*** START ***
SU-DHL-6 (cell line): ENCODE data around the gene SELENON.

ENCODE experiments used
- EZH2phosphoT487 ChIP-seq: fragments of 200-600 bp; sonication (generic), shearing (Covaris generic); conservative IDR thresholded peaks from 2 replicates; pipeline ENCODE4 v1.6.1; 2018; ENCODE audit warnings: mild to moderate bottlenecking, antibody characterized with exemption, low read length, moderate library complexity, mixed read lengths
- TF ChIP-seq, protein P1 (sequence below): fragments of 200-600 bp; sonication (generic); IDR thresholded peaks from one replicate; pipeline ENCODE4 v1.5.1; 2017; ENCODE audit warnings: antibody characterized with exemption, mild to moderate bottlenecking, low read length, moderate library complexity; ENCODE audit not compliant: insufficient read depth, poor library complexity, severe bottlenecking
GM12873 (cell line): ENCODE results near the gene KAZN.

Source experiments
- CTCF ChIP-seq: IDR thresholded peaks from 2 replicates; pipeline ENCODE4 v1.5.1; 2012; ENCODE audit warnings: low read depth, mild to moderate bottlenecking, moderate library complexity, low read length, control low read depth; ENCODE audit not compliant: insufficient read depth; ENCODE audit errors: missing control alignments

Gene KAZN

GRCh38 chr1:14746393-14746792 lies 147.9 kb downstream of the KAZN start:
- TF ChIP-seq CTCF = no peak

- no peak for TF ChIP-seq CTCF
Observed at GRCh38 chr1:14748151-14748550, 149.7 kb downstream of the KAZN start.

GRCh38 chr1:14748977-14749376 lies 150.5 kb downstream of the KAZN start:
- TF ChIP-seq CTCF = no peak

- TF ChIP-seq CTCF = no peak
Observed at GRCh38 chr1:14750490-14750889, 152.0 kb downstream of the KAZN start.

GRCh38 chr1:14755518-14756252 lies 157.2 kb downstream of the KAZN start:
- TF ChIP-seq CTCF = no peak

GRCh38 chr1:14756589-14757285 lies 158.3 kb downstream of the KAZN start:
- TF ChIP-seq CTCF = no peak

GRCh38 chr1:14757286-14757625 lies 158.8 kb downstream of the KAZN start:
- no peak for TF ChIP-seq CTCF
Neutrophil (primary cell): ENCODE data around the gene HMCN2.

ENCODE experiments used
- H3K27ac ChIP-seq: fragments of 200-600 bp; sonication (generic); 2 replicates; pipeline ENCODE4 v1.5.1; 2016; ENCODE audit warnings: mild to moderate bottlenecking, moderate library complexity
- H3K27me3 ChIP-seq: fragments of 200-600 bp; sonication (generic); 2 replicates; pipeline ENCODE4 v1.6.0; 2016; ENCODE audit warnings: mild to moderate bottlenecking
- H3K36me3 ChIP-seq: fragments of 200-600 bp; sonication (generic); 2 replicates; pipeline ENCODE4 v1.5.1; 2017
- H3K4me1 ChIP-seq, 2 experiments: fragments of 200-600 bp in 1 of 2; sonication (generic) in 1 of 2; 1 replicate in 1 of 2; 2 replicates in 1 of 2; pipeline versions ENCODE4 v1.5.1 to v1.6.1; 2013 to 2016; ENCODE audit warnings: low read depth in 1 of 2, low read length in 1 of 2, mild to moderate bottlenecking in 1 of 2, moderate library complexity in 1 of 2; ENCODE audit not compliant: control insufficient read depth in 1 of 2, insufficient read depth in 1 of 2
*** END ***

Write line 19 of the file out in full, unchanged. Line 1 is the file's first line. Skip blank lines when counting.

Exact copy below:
GRCh38 chr1:14756589-14757285 lies 158.3 kb downstream of the KAZN start: